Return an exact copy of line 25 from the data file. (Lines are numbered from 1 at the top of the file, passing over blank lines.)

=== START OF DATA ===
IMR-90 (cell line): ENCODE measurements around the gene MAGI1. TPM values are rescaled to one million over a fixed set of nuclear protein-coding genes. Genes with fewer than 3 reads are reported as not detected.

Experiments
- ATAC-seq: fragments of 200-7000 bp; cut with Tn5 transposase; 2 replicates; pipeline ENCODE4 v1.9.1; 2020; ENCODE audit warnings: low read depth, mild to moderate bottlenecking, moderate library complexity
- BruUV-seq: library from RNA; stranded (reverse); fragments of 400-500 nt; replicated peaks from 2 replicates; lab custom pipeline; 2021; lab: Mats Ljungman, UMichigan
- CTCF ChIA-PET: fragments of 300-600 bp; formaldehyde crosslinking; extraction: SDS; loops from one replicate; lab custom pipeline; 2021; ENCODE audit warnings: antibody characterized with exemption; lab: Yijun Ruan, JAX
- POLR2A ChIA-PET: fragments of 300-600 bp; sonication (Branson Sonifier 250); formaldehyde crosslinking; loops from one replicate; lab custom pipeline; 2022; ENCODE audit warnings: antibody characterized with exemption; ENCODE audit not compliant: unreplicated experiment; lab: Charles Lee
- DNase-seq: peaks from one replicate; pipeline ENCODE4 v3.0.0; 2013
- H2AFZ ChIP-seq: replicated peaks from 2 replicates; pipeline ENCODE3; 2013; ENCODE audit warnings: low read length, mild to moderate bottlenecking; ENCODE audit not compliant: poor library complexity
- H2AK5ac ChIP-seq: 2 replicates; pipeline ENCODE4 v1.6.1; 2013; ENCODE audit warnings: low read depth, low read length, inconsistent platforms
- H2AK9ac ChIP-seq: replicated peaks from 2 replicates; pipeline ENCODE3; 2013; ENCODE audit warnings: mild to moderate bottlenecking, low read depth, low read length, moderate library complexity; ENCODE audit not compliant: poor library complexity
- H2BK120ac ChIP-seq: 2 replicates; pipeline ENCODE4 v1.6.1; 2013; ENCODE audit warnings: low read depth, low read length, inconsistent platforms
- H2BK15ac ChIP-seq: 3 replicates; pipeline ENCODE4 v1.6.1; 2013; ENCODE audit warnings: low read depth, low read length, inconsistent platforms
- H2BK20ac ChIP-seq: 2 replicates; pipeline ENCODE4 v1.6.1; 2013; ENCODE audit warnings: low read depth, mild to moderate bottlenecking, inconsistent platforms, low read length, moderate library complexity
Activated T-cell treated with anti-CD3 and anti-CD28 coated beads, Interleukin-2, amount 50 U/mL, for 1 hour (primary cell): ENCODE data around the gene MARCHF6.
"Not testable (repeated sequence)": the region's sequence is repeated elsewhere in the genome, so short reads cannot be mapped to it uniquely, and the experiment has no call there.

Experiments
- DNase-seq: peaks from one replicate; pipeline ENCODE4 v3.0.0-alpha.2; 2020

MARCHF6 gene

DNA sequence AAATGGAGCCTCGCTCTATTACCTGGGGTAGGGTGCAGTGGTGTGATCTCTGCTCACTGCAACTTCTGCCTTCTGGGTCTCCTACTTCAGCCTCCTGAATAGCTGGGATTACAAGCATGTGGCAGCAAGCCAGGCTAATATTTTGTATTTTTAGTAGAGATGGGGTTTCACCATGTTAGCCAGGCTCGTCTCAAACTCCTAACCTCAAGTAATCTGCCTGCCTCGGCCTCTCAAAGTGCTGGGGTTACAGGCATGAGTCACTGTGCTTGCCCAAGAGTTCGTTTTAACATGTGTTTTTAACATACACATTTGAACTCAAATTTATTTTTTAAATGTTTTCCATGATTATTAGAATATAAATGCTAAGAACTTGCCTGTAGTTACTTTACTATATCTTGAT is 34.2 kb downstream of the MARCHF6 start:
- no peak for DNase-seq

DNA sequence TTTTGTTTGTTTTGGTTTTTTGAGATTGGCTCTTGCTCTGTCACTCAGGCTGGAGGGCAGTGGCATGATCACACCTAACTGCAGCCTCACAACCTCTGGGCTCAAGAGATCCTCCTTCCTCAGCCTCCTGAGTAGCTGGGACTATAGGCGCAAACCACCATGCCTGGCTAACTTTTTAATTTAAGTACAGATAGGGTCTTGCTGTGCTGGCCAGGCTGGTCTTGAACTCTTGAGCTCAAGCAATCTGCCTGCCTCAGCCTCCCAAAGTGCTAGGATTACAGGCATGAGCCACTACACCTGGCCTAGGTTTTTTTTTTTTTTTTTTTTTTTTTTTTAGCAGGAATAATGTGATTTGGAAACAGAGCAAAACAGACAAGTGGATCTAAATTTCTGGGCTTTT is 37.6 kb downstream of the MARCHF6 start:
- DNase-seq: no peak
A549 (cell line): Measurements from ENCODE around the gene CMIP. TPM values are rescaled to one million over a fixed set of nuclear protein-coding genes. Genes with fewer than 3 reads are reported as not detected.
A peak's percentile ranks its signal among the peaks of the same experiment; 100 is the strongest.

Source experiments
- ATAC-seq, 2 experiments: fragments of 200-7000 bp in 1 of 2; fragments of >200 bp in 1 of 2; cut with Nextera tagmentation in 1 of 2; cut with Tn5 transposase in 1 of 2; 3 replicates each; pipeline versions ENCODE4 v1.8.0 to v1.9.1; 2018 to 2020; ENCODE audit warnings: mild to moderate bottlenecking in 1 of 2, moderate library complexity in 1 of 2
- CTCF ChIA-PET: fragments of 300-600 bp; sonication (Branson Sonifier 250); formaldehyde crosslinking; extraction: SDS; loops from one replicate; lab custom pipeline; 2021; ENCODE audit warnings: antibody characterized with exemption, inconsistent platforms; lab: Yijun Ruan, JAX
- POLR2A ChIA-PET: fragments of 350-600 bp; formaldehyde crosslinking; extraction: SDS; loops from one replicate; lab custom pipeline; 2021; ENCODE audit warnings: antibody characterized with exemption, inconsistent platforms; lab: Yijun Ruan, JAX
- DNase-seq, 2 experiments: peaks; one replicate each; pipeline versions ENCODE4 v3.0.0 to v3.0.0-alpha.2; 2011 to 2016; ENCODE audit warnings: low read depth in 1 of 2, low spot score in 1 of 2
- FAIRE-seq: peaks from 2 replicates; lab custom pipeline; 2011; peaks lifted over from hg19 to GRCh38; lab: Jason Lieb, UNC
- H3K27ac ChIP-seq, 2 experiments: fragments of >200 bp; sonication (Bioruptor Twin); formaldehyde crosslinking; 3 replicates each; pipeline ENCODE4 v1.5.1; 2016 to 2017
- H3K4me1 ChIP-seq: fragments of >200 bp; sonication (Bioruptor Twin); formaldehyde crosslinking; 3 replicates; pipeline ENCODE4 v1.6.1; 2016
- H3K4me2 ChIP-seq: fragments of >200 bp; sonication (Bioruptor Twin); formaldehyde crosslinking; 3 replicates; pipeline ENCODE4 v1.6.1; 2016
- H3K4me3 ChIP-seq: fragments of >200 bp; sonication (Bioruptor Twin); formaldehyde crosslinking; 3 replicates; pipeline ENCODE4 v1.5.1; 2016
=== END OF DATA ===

Source experiments